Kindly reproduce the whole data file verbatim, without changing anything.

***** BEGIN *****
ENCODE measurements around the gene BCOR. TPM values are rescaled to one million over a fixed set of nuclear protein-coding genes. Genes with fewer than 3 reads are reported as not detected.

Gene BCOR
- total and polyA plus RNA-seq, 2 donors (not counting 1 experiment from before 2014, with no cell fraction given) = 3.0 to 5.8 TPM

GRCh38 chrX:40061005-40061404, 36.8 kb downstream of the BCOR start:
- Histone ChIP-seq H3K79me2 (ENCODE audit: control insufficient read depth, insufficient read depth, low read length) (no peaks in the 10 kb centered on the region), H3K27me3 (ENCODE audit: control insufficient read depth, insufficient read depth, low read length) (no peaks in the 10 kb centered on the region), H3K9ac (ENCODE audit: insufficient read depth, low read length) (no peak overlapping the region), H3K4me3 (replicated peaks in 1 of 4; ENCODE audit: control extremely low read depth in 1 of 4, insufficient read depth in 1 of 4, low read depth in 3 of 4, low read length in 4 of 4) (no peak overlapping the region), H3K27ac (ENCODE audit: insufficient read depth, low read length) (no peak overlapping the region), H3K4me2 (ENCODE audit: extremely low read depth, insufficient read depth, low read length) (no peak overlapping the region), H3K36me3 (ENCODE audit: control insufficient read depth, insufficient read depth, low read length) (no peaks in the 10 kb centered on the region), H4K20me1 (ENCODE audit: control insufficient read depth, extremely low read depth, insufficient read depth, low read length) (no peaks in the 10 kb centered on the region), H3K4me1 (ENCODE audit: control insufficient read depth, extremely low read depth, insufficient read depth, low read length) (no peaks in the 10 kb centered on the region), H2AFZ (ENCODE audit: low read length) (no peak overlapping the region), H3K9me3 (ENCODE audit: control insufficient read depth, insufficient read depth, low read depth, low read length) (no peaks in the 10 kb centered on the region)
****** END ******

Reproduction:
ENCODE measurements around the gene BCOR. TPM values are rescaled to one million over a fixed set of nuclear protein-coding genes. Genes with fewer than 3 reads are reported as not detected.

Gene BCOR
- total and polyA plus RNA-seq, 2 donors (not counting 1 experiment from before 2014, with no cell fraction given) = 3.0 to 5.8 TPM

GRCh38 chrX:40061005-40061404, 36.8 kb downstream of the BCOR start:
- Histone ChIP-seq H3K79me2 (ENCODE audit: control insufficient read depth, insufficient read depth, low read length) (no peaks in the 10 kb centered on the region), H3K27me3 (ENCODE audit: control insufficient read depth, insufficient read depth, low read length) (no peaks in the 10 kb centered on the region), H3K9ac (ENCODE audit: insufficient read depth, low read length) (no peak overlapping the region), H3K4me3 (replicated peaks in 1 of 4; ENCODE audit: control extremely low read depth in 1 of 4, insufficient read depth in 1 of 4, low read depth in 3 of 4, low read length in 4 of 4) (no peak overlapping the region), H3K27ac (ENCODE audit: insufficient read depth, low read length) (no peak overlapping the region), H3K4me2 (ENCODE audit: extremely low read depth, insufficient read depth, low read length) (no peak overlapping the region), H3K36me3 (ENCODE audit: control insufficient read depth, insufficient read depth, low read length) (no peaks in the 10 kb centered on the region), H4K20me1 (ENCODE audit: control insufficient read depth, extremely low read depth, insufficient read depth, low read length) (no peaks in the 10 kb centered on the region), H3K4me1 (ENCODE audit: control insufficient read depth, extremely low read depth, insufficient read depth, low read length) (no peaks in the 10 kb centered on the region), H2AFZ (ENCODE audit: low read length) (no peak overlapping the region), H3K9me3 (ENCODE audit: control insufficient read depth, insufficient read depth, low read depth, low read length) (no peaks in the 10 kb centered on the region)